Roman Seal Box Lid, Heart-shaped, 1st-4th Cent AD
Copper alloy; 39mm/3.1gm.
Con/ As Fabricated; sound with connector loop intact
"The Romans used many locks for many purposes, as we do. There were door locks, chest locks and padlocks in great variety, but there were situations in which it was awkward to use any of these. Bags of newly minted coins were shipped to and from the provinces. Shipments of goods in fabric or leather containers needed some sort of protection. And then there were letters. Then as now, government officials, politicians, merchants and especially military commanders needed to send messages, sometimes very urgently. For state business, at least, this was done by an ancient version of the pony express, the Cursus Publicus: a system of relays of couriers traveling the famous Roman roads.
There was, however, a security problem: no one but the recipient could be allowed to read sensitive information. Messages were usually written with a stylus on wood tablets, surface-coated with wax (Curle). But how do you make sure that no one reads them but the recipients? How do you know that a bag hasn’t been opened and a few goodies stolen?
One solution to these problems was the seal box. This was a little bronze box, generally an inch or so in size, with holes in the side and bottom. For fabric and leather containers, it was attached by sewing through the holes in the bottom. Message tablets were probably bagged. Containers were bound with cord passing through the holes in each side and tied with a knot inside the box. The box was then filled with wax, impressed with the sender’s seal and closed. Of course containers could still be opened and the contents read or stolen, but there would be severe consequences! Boxes have been found with traces of wax inside (Wikipedia) and there is one such in this collection.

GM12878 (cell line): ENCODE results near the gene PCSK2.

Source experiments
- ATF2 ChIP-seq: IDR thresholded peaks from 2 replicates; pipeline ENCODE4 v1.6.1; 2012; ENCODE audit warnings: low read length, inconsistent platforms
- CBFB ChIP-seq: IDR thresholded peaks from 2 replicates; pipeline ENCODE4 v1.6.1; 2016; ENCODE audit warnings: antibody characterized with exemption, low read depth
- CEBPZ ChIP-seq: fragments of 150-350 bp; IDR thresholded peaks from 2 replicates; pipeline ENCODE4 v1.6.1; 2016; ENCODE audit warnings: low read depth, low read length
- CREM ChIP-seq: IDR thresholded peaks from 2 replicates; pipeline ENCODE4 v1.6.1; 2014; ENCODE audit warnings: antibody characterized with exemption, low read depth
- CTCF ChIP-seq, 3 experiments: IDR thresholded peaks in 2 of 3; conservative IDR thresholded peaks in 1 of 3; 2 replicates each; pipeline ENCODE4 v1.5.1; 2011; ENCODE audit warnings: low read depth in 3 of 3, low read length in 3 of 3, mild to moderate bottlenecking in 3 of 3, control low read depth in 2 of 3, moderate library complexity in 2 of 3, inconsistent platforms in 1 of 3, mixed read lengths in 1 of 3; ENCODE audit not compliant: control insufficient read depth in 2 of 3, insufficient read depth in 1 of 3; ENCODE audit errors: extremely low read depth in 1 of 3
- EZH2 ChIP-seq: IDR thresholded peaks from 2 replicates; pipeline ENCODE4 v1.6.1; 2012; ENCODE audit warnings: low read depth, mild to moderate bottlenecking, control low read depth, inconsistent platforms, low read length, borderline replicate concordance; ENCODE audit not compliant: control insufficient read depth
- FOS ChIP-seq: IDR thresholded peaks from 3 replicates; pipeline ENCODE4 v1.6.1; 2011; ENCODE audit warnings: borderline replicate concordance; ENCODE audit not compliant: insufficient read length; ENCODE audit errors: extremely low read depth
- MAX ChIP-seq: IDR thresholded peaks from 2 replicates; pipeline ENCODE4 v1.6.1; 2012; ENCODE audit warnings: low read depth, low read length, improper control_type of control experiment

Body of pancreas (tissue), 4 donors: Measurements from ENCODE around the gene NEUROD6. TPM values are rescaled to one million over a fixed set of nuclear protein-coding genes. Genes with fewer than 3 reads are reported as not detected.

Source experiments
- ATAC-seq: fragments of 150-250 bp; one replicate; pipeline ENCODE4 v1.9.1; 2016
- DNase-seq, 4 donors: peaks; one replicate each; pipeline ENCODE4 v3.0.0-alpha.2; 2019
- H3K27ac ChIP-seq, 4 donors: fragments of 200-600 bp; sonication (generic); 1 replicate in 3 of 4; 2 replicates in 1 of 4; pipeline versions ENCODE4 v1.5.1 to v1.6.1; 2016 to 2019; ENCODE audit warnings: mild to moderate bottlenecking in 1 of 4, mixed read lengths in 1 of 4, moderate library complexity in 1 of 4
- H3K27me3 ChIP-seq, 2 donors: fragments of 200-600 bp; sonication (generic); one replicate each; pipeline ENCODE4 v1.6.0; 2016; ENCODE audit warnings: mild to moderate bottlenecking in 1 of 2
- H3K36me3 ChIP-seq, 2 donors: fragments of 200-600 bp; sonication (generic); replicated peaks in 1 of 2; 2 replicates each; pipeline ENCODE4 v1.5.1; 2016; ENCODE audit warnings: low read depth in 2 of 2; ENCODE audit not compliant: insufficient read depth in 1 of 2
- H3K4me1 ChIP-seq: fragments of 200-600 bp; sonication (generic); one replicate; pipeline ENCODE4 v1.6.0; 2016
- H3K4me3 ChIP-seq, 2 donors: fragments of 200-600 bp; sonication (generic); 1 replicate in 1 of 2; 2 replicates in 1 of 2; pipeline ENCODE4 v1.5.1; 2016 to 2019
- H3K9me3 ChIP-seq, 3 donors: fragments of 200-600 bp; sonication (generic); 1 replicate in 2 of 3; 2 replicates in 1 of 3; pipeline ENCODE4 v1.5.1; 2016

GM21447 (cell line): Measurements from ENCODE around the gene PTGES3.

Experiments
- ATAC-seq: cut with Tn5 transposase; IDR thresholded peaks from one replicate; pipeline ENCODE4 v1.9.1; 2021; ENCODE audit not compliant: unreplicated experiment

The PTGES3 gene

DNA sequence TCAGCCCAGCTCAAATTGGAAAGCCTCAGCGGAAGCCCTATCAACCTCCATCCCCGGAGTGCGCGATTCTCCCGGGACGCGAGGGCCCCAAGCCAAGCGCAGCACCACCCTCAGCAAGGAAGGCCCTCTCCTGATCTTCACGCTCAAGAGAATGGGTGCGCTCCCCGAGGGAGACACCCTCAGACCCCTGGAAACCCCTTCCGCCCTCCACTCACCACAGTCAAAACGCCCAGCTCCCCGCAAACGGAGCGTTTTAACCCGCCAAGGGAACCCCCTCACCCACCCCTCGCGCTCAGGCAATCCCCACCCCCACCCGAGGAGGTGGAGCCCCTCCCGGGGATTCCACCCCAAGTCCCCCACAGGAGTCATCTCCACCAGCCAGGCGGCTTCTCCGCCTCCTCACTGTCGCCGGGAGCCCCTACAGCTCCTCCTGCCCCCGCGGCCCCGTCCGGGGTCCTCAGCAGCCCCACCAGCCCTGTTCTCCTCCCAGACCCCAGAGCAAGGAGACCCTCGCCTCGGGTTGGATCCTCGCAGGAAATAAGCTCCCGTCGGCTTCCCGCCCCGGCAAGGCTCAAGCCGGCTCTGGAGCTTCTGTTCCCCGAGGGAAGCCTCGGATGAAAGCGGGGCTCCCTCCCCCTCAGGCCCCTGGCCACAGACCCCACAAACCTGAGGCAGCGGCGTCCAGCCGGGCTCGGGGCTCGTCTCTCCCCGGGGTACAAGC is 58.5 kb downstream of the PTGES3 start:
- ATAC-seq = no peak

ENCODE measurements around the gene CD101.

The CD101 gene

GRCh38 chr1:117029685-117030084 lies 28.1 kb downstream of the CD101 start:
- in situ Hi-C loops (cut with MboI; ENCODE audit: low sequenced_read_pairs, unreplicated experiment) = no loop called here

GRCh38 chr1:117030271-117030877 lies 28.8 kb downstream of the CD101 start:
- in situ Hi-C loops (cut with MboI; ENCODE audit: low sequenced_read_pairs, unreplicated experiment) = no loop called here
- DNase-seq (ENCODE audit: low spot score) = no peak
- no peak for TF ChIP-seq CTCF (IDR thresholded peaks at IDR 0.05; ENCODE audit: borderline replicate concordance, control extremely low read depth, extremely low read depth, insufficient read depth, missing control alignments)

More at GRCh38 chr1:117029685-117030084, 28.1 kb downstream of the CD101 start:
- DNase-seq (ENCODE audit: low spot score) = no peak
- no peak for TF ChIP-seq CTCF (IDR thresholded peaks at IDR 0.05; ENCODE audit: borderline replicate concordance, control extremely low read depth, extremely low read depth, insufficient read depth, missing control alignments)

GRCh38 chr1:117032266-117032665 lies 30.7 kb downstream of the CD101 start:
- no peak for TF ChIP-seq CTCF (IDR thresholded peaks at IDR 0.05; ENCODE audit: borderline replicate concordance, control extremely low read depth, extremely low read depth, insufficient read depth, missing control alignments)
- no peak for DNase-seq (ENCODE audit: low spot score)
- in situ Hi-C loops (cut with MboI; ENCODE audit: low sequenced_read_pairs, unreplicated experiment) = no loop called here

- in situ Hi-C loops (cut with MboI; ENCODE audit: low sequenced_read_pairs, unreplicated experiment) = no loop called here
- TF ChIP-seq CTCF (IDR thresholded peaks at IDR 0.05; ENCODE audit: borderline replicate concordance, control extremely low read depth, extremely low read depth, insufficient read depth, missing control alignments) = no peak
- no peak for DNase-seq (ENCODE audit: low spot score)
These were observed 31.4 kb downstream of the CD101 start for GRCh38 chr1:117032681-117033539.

It seems very strange from our point of view, that of a mechanical civilization with billions of such little objects, but seal boxes were rare and important items. They were lost wax castings made with considerable labor and expense. They were often elaborately decorated and some were even finished with colored enamel, some examples of which are shown here. Figural designs were most impressive, but of course more expensive. The embossed phallus was popular, as were animal figures. I haven't found any details of their manufacture and distribution, but the casting in bronze would be pretty straightforward. Roman smiths were very skillful.
The seal box seems to have been a peculiarly Roman invention and as an artifact of their civilization, did not survive them."
Rare and very collectable...and probably way underpriced.